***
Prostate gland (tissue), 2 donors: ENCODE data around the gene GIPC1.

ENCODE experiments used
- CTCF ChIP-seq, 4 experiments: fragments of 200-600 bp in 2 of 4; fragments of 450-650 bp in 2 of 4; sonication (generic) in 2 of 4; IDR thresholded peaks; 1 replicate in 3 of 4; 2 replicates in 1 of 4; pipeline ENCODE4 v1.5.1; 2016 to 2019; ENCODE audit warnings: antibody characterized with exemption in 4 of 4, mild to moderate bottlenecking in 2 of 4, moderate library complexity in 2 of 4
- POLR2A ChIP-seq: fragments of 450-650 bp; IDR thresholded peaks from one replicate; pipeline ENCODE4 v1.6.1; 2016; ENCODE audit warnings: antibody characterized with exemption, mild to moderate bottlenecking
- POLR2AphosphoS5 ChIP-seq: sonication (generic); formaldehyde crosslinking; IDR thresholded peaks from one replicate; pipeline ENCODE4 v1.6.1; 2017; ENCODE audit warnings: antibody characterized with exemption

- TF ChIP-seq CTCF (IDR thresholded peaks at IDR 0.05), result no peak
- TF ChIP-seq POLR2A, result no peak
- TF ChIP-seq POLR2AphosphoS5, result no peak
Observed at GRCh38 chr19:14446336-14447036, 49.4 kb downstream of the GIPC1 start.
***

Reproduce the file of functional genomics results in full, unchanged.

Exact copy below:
Prostate gland (tissue), 2 donors: ENCODE data around the gene GIPC1.

ENCODE experiments used
- CTCF ChIP-seq, 4 experiments: fragments of 200-600 bp in 2 of 4; fragments of 450-650 bp in 2 of 4; sonication (generic) in 2 of 4; IDR thresholded peaks; 1 replicate in 3 of 4; 2 replicates in 1 of 4; pipeline ENCODE4 v1.5.1; 2016 to 2019; ENCODE audit warnings: antibody characterized with exemption in 4 of 4, mild to moderate bottlenecking in 2 of 4, moderate library complexity in 2 of 4
- POLR2A ChIP-seq: fragments of 450-650 bp; IDR thresholded peaks from one replicate; pipeline ENCODE4 v1.6.1; 2016; ENCODE audit warnings: antibody characterized with exemption, mild to moderate bottlenecking
- POLR2AphosphoS5 ChIP-seq: sonication (generic); formaldehyde crosslinking; IDR thresholded peaks from one replicate; pipeline ENCODE4 v1.6.1; 2017; ENCODE audit warnings: antibody characterized with exemption

- TF ChIP-seq CTCF (IDR thresholded peaks at IDR 0.05), result no peak
- TF ChIP-seq POLR2A, result no peak
- TF ChIP-seq POLR2AphosphoS5, result no peak
Observed at GRCh38 chr19:14446336-14447036, 49.4 kb downstream of the GIPC1 start.